Meatball technical writing? Try triage!

Subject: Meatball technical writing? Try triage!
From: "Geoff Hart (by way of \"Eric J. Ray\" <ejray -at- raycomm -dot- com>)" <ght -at- MTL -dot- FERIC -dot- CA>
Date: Wed, 17 Feb 1999 14:35:28 -0700

The long-suffering Anonymous described <<...the surgery performed at
the MASH hospital as meatball surgery. Get it done and get on with
the next thing. Most of the places I have practiced my trade, that's
the best description of the technical writing I've been able to do. I
cut corners>>

That's not in the least bit unusual. There's a whole philosophy
called "good enough", which recognizes that time and resources are
never adequate to do a perfect job. That being the case, I'll extend
the MASH metaphor and recommend that you learn "triage" skills.
In the techwhirling context, triage means that you need to break your
information needs into three categories:

1. Information that prevents the product from killing your users or
that would prevent your users from succeeding if it were absent. This
is the stuff that has to be absolutely correct and presented
flawlessly to the extent that this is possible.

2. Information that's not as urgent as that in class 1, and that can
wait until you've finished with the class 1 items. It would sure be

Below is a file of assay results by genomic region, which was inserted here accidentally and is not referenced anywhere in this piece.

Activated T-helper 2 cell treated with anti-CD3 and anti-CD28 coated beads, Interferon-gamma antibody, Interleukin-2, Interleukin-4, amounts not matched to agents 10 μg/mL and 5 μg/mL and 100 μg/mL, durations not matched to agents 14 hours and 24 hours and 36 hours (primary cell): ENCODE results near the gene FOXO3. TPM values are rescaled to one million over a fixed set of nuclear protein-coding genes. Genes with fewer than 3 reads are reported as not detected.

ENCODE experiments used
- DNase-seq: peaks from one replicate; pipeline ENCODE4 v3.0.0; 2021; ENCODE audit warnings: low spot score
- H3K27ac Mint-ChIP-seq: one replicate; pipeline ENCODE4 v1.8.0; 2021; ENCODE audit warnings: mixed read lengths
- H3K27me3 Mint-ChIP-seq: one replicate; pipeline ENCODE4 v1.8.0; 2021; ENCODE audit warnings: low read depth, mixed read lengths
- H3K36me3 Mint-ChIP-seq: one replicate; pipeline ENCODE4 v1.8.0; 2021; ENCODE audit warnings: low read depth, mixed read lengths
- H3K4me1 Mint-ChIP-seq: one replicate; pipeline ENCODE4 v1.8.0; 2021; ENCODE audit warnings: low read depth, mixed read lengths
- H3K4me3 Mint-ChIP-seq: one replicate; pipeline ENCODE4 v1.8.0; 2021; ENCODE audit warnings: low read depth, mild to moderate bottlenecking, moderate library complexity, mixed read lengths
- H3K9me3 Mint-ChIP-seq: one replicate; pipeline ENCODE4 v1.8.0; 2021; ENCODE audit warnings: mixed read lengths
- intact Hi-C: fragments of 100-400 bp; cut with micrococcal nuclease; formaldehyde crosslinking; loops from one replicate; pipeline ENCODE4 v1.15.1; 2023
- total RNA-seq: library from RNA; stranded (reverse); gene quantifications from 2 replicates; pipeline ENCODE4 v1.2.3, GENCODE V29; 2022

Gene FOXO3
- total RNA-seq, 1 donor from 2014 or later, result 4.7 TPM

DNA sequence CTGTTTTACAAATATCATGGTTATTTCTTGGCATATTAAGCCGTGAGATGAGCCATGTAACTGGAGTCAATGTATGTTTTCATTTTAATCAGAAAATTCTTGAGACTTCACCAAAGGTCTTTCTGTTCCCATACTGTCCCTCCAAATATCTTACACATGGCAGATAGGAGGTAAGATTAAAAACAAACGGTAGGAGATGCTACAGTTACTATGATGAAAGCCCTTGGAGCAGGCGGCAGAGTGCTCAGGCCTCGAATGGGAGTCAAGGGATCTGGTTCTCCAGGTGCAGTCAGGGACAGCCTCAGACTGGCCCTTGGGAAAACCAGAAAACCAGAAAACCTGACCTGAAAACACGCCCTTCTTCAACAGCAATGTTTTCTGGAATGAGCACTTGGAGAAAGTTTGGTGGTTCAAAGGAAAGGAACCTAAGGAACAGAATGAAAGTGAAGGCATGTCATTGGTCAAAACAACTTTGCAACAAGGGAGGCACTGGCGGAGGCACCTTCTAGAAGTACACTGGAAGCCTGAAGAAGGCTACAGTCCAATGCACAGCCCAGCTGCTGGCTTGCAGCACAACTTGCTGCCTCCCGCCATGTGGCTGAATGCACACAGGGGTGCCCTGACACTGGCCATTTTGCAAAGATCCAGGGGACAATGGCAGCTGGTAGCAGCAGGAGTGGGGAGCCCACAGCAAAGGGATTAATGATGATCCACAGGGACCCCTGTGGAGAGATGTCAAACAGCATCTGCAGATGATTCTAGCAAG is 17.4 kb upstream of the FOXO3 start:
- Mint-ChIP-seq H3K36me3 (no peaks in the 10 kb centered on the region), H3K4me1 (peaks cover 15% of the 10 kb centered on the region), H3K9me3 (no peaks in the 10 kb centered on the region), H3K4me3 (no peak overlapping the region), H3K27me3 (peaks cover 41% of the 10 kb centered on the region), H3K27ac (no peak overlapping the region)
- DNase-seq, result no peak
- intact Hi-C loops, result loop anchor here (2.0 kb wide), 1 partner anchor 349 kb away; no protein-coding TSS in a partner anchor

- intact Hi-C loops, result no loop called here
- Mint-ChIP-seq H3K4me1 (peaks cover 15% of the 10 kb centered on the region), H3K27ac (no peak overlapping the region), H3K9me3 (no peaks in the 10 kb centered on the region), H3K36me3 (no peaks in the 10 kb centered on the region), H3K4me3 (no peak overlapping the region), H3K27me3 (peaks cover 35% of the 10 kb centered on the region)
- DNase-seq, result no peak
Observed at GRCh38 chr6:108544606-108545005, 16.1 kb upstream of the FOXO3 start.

nice to include this information if there were time, but nobody's
gonna die if you don't: they're just going to be inconvenienced to a
greater or lesser degree.

3. Everything else... the stuff that people will grumble about but
"survive" if it's not done.

I'm going to offend a whole generation of editors by saying that many
of the little things, like some types of consistency, fall into
category 3. For instance, it's pointless to change all "click on the
button" to "click the button" if doing so means that you won't have
time to write "don't click this button because it will dump the
reactor core... a real bad idea". Clear grammar is a category 1 item,
because without it, nobody will understand even the best information.
Speaking as an editor now, I fully recognize the importance of
consistency, correct spelling, flawless grammar, and so on, but
nonetheless stipulate that they're less important than the really
substantive issues: you'll look like a slob, but at least the
documentation will be usable and safe.

<<As far as things like user analysis, hitting the least common
denominator, site visits, and all the other things that real tech
writers do, they just aren't possible.>>

Here's another heretical statement for you: good writing (i.e.,
concise, clear, and correct) will work for _any_ audience. Sure, it's
great to have the luxury of customizing your language to the needs of
the audience, but when that's not possible, write well and trust that
your audience will rise to the challenge. If you've provided enough
information, and expressed it clearly enough, they will... and if
they don't, the geek in the cubicle down the row will be able to read
it and explain it on your behalf.